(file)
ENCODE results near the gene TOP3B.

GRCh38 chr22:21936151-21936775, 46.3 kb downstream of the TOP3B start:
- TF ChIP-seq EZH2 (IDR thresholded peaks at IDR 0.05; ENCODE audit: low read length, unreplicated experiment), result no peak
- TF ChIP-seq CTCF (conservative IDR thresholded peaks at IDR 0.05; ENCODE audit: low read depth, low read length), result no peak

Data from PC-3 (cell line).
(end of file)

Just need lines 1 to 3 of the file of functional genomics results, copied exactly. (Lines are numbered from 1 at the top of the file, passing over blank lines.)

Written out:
ENCODE results near the gene TOP3B.

GRCh38 chr22:21936151-21936775, 46.3 kb downstream of the TOP3B start:
- TF ChIP-seq EZH2 (IDR thresholded peaks at IDR 0.05; ENCODE audit: low read length, unreplicated experiment), result no peak